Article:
Solomon: TWT Axed ‘Communities’ Because of False Story, Lax Editing

The Washington Times Editor John Solomon has told FishbowlDC that his paper split with Communities Digital News, the company that managed and edited the “Washington Times Communities” social journalism page, because of its history of inaccurate reporting.

After a handful of instances, some pre-dating Solomon’s arrival, in which there were questions of accuracy about certain posts, the last straw was an erroneous story posted to the “Communities” page by contributor Michael Lotfi on January 9th.  In that story, Lotfi reported that Sen. Lamar Alexander (R-TN) voted in the 2012 Democratic primary. This was, in fact, false, and the story was eventually disproved by local officials in Tennessee and by Alexander’s staff.

TWT eventually took it off the website and replaced it with a correction saying that the false information had been “based on a document provided by a third-party data aggregator,” and that “Washington Times Communities has not been able to independently verify the document.”

“The basic p’s and q’s of journalism had not been followed” with regard to that story, Solomon told us. “The author hadn’t checked the authenticity of the document on his own or sought out fair comment.”

That led him to “put a pause” on the “Communities” page’s activities as he conducted a review of the relationship with Communities Digital News. That review found that oversights in the reporting had not been caught in the editing process, and that even after the accuracy problems were identified, the proper steps weren’t taken to correct the record.

“That is what concerned us. We wanted to protect the integrity of the journalism process. So we decided to bring the editing in house,” Solomon said. “We don’t want inaccurate posts on our website -even from outsiders -especially if it could have been prevented before hand.”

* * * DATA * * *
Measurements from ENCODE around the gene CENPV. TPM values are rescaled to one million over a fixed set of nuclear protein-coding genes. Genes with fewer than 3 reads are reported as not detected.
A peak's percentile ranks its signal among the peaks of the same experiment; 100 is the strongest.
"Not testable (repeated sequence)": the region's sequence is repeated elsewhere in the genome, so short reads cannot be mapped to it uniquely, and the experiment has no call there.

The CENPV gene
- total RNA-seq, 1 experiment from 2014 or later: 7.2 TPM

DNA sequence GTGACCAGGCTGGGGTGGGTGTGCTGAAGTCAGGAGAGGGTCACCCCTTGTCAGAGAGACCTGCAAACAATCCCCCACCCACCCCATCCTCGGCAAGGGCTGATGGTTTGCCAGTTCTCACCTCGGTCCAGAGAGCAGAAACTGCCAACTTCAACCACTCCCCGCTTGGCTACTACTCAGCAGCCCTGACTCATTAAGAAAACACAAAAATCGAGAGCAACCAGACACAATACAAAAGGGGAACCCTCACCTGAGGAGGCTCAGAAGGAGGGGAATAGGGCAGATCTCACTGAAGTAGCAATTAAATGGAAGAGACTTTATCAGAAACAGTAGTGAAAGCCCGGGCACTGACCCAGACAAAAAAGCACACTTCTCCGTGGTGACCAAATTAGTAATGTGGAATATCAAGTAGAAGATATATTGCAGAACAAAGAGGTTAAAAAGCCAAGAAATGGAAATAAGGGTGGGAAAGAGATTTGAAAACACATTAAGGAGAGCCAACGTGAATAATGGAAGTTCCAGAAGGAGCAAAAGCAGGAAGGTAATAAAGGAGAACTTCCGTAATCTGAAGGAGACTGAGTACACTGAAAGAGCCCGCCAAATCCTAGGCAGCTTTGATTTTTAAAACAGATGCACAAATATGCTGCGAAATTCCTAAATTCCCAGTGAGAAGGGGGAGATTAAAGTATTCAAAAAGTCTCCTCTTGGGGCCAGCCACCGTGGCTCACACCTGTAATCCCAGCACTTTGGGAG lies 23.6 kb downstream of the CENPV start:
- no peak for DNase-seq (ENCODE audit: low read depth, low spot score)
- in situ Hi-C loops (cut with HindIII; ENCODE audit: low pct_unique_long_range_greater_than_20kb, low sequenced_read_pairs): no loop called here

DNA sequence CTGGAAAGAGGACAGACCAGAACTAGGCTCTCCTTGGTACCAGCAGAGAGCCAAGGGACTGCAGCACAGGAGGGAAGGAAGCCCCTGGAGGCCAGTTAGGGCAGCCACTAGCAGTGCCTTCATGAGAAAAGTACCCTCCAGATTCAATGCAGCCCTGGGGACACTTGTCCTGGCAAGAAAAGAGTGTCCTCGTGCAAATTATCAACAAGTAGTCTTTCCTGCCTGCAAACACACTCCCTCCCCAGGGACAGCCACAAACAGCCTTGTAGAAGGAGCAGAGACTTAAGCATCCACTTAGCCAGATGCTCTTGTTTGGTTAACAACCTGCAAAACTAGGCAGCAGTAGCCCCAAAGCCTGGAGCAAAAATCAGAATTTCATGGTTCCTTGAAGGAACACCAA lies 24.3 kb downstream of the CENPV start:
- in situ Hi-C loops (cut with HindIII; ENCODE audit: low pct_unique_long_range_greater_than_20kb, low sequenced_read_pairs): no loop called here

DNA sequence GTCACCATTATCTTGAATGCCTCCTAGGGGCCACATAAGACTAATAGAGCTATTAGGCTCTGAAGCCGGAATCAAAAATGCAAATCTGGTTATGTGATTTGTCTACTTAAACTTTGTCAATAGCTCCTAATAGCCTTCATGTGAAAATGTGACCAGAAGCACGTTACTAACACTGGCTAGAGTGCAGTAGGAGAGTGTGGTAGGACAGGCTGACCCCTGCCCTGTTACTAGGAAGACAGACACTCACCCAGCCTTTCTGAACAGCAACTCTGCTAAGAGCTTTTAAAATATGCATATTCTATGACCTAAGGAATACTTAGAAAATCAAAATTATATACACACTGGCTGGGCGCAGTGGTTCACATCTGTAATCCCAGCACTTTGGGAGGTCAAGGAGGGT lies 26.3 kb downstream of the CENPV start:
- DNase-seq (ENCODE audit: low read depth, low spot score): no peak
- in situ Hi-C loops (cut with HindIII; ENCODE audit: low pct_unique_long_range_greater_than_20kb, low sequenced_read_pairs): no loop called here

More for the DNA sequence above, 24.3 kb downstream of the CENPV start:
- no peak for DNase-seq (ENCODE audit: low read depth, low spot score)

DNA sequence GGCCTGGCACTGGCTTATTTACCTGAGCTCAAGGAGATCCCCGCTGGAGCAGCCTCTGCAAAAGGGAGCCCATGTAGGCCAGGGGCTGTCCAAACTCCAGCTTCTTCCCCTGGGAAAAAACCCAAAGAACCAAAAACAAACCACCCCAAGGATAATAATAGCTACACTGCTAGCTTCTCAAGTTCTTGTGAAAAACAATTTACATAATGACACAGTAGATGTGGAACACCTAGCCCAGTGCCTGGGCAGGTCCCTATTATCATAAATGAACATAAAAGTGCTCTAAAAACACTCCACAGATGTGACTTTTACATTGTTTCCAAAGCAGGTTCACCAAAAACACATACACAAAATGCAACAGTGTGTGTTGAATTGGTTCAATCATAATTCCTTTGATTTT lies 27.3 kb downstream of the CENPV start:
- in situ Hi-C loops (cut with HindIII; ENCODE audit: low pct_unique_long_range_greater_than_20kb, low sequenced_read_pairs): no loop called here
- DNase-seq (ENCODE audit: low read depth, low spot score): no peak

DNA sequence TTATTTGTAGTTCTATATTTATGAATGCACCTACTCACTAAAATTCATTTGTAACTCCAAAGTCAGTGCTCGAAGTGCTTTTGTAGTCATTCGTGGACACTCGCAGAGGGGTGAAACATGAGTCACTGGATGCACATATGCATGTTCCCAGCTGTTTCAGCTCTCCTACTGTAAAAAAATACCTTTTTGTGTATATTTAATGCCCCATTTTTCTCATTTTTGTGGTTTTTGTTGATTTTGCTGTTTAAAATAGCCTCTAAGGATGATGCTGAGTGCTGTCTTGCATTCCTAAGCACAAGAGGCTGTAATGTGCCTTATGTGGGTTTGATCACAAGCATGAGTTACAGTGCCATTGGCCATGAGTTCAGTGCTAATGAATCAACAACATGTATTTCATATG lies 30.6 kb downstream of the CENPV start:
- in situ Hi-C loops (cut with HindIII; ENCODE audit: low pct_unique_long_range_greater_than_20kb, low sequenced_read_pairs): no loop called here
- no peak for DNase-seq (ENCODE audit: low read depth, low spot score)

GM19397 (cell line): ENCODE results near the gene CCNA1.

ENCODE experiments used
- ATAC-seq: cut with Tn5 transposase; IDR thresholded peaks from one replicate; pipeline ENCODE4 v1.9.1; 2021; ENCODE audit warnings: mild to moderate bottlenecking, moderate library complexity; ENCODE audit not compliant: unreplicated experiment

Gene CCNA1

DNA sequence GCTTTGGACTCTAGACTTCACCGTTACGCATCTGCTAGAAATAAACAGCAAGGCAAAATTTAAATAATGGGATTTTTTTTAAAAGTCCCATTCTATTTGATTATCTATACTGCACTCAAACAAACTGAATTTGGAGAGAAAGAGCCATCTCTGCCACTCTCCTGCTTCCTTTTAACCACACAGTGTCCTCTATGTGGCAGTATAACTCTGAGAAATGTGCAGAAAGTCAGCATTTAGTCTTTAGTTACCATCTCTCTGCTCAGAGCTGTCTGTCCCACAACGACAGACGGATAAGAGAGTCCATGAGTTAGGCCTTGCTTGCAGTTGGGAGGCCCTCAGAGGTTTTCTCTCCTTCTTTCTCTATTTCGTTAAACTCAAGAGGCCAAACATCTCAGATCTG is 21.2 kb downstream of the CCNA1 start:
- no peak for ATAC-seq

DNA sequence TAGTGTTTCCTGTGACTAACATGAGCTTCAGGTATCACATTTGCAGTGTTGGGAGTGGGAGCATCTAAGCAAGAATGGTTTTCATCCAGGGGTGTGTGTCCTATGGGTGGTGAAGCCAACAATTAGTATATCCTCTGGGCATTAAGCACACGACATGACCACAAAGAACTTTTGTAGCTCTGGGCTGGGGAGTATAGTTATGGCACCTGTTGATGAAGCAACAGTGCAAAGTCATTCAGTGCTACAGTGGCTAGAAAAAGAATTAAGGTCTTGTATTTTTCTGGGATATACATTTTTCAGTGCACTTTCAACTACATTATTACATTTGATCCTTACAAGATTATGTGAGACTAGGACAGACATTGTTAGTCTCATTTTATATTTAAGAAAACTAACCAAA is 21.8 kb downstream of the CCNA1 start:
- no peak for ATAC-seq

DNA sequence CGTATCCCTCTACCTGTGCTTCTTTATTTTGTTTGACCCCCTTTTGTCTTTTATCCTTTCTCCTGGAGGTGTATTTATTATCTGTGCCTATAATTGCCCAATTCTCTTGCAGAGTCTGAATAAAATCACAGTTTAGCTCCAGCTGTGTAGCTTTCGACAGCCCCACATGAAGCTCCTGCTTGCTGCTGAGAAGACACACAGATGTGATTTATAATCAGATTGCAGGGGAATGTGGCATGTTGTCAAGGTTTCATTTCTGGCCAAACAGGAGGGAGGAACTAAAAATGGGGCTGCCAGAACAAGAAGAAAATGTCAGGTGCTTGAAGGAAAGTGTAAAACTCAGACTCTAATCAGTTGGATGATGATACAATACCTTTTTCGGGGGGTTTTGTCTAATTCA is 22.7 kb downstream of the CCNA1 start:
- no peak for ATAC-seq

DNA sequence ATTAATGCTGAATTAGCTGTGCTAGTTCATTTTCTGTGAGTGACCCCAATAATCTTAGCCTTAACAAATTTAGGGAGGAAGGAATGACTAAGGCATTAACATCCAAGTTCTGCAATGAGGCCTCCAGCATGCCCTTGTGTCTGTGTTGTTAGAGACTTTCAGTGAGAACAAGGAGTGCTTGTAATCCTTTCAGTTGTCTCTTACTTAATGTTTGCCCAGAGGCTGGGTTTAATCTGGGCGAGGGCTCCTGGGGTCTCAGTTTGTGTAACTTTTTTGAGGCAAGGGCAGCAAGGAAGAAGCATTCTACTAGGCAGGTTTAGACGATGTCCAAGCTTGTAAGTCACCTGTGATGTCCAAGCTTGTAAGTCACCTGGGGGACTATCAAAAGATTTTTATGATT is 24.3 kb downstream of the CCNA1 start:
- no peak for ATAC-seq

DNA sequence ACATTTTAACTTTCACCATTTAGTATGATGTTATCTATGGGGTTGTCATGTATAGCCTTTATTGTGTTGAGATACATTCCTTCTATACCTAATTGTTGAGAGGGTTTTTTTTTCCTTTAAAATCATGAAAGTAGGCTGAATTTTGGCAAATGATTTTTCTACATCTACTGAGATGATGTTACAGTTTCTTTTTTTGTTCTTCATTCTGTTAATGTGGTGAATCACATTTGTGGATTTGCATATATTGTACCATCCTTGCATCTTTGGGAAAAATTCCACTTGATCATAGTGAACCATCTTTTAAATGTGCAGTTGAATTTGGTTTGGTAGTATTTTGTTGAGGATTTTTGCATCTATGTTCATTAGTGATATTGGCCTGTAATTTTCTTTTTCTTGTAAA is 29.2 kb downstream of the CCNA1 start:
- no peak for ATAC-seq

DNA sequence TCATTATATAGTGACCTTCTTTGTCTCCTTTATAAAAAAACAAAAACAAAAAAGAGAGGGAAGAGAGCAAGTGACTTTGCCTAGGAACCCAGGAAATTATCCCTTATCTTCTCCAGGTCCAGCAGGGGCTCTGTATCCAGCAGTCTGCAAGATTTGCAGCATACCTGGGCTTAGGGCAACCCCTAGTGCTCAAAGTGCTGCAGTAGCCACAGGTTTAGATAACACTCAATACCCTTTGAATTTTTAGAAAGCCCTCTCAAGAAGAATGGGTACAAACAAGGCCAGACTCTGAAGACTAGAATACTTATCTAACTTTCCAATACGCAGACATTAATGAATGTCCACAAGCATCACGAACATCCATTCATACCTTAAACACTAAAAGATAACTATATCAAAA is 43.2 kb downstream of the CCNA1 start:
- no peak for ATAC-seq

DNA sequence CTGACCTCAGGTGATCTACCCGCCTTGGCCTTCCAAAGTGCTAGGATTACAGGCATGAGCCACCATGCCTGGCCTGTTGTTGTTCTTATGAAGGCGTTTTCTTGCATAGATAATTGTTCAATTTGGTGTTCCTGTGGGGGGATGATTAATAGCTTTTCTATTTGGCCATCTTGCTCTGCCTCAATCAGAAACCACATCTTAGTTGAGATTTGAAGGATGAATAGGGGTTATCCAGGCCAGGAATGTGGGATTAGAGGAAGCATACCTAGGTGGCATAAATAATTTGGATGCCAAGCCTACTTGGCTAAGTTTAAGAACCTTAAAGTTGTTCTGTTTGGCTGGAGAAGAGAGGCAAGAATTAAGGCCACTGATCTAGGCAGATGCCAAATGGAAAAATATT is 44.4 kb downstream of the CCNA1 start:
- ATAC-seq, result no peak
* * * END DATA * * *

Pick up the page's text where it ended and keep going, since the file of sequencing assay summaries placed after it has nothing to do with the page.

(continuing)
But Communities Digital News Editor Jacquie Kubin, who officially launched a new stand-alone site on January 13th, says the breakup with TWT was in the works before the Lotfi story ever ran.

“The story was unrelated to our continuing relationship with the Times,” she told us in an email. “Communities Digital News, LLC had been discussing the business relationship with the Times for some time.”

Solomon pushed back on that idea.

“Any suggestion that it had to do with negotiations, compensation, is dispositively false,” he said. “It was really a matter of journalism integrity.”

Solomon says that plans are on track to re-launch the “Washington Times Communities” page in the next few weeks -this time with new contributors who will be edited directly by TWT staffers.

 

Editors note: This post was updated Feb 8th at 12:44 PM to more clearly reflect comments made to FishbowlDC by John Solomon.

Tammy Bruce to be Featured Columnist for Wash Times

Nationally-syndicated conservative talk show host and author Tammy Bruce will be penning an exclusive weekly column for The Washington Times, the Times announced today. Ms. Bruce is self-described as a “gay, gun-owning, pro-death penalty, Independent conservative.” She plans to spark a new and lively debate on current events which, she promised, will “astound the way the establishment thinks.”

“Ms. Bruce brings a unique depth to our stable of opinion columnists. I’m certain that Tammy will live up to The Washington Times prevailing principle to challenge conventional wisdom and bring a fresh take on current events. The Washington Times is delighted to be working with her,” said John Solomon, Wash Times Editor and VP of Content and Business Development.